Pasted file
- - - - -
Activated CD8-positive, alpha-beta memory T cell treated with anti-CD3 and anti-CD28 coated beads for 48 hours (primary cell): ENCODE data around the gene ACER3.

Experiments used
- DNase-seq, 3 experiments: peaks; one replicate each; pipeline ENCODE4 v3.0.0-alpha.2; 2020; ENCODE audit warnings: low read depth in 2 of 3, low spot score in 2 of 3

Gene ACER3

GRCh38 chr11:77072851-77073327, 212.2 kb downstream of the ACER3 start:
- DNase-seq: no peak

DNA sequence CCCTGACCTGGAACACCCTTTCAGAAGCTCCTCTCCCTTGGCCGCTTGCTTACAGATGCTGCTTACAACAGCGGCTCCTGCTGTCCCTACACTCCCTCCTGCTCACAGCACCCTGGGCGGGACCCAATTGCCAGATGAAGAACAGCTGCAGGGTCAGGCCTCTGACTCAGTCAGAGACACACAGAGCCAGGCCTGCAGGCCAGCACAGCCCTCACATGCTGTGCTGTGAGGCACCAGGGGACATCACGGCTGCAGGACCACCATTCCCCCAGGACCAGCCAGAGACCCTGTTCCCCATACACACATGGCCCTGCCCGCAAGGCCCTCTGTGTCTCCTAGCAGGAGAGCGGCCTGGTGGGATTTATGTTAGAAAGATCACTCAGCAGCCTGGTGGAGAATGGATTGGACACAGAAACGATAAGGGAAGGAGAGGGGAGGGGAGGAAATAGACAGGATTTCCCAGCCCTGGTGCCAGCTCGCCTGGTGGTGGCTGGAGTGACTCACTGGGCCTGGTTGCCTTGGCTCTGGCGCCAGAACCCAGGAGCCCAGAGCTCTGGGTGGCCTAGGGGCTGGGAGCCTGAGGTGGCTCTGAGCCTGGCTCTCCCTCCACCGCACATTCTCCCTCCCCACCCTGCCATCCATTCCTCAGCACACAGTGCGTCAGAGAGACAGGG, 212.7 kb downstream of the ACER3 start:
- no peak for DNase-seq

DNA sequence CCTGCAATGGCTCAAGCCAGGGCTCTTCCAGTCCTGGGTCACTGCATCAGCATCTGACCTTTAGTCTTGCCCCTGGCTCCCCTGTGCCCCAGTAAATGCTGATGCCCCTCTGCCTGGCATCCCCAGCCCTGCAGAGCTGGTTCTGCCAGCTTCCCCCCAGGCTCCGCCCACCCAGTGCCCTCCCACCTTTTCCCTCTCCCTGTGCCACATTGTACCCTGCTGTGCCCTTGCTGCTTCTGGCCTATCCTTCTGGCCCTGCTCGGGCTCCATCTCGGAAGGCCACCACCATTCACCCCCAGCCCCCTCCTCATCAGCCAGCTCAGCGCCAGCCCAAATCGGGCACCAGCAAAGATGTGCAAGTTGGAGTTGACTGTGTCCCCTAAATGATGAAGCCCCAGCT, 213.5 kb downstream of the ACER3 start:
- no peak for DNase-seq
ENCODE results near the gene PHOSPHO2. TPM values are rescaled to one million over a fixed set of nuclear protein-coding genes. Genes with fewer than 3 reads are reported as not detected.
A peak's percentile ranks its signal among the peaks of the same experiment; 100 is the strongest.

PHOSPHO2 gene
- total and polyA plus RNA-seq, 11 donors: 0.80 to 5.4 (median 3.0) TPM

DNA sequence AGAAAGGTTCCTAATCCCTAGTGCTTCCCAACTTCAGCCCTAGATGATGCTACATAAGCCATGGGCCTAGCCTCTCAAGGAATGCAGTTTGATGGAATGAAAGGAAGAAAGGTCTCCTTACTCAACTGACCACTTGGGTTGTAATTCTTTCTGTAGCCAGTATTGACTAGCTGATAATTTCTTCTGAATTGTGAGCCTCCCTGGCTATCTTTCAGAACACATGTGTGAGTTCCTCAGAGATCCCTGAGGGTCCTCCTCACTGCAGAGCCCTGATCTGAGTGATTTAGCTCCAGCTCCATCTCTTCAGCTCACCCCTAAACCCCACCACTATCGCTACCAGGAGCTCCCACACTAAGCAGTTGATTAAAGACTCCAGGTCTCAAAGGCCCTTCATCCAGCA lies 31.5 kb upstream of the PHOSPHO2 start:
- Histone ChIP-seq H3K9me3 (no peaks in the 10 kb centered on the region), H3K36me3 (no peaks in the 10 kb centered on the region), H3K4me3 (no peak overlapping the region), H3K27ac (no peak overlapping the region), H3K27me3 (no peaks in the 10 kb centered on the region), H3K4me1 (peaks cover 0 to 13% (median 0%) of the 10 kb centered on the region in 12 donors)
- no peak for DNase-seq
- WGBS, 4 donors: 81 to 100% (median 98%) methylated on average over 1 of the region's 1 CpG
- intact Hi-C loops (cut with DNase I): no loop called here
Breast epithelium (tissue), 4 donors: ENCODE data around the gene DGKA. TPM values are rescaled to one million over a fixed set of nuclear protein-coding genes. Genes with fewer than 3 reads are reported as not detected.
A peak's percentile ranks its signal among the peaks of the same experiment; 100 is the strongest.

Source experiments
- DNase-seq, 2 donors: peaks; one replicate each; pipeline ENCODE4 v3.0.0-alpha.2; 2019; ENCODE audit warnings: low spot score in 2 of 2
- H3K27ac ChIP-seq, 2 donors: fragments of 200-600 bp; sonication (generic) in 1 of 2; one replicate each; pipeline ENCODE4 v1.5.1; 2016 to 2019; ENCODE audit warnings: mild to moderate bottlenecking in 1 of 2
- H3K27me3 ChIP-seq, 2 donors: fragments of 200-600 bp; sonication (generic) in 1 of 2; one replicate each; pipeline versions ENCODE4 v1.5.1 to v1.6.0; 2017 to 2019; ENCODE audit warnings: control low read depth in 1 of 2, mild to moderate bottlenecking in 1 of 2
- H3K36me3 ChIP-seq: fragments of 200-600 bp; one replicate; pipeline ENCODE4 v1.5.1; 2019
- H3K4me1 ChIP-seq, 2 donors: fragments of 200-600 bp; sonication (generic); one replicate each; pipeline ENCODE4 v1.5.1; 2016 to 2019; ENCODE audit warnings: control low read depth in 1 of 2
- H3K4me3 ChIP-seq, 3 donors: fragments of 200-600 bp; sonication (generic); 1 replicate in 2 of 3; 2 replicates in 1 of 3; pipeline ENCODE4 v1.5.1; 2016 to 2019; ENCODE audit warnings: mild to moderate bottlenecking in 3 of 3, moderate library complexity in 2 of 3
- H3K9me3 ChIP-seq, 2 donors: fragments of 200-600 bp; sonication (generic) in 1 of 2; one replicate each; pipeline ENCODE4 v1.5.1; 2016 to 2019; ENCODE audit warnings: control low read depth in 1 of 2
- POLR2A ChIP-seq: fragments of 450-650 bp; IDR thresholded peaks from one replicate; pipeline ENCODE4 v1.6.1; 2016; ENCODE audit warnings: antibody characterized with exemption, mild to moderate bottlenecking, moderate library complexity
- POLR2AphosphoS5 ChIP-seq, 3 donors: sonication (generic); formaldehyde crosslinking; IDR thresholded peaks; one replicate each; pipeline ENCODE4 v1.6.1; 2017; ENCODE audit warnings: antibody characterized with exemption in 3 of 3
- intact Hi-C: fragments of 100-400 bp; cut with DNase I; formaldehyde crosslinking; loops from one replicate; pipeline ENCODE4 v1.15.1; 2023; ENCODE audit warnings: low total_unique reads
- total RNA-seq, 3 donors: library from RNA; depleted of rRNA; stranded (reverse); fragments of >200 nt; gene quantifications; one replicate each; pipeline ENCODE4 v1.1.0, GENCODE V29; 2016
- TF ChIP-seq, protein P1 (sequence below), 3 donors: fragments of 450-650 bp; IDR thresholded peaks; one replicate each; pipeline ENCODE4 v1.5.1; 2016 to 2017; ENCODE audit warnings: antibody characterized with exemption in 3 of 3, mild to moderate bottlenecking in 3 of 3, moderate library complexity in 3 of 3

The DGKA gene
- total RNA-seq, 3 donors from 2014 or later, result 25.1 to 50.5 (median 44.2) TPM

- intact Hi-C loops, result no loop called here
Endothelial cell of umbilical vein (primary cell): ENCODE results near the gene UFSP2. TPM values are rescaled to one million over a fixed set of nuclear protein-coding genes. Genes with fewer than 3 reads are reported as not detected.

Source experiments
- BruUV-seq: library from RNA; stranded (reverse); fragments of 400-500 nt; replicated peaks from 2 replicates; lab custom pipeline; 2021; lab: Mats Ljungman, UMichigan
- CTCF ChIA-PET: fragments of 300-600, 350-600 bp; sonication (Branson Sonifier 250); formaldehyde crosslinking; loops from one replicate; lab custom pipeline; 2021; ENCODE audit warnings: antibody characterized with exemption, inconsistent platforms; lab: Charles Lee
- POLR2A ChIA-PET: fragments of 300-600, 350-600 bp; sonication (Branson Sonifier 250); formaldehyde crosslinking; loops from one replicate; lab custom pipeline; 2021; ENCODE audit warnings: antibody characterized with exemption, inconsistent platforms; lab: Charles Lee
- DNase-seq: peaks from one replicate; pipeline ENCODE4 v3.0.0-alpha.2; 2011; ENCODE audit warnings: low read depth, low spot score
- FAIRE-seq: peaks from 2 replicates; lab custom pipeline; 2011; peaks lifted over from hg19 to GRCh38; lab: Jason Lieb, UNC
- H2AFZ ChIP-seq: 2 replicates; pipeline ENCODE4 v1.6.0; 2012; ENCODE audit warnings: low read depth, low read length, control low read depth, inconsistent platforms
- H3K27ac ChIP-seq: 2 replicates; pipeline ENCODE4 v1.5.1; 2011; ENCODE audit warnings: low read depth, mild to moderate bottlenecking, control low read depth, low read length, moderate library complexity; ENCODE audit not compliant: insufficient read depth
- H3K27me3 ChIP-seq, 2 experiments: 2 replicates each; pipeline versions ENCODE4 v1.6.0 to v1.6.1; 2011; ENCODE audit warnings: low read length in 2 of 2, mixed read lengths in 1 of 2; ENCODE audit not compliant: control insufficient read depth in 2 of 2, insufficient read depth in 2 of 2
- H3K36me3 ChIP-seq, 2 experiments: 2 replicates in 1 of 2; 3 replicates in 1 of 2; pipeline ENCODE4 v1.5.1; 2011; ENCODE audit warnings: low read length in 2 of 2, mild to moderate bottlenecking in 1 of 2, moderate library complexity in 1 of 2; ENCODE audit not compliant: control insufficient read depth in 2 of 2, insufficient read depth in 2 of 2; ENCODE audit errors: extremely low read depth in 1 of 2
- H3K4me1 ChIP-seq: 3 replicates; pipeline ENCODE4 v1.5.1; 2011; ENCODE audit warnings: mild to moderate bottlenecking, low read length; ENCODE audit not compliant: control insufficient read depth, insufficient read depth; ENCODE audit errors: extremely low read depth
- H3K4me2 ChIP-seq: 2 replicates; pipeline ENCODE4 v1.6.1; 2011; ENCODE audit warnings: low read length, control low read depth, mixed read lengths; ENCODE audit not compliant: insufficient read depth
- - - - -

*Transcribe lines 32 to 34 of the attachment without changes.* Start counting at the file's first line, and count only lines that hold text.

- intact Hi-C: fragments of 100-400 bp; cut with DNase I; formaldehyde crosslinking; loops from one replicate; pipeline ENCODE4 v1.15.1; 2023; ENCODE audit warnings: low total_unique reads
- total RNA-seq, 3 donors: library from RNA; depleted of rRNA; stranded (reverse); fragments of >200 nt; gene quantifications; one replicate each; pipeline ENCODE4 v1.1.0, GENCODE V29; 2016
- TF ChIP-seq, protein P1 (sequence below), 3 donors: fragments of 450-650 bp; IDR thresholded peaks; one replicate each; pipeline ENCODE4 v1.5.1; 2016 to 2017; ENCODE audit warnings: antibody characterized with exemption in 3 of 3, mild to moderate bottlenecking in 3 of 3, moderate library complexity in 3 of 3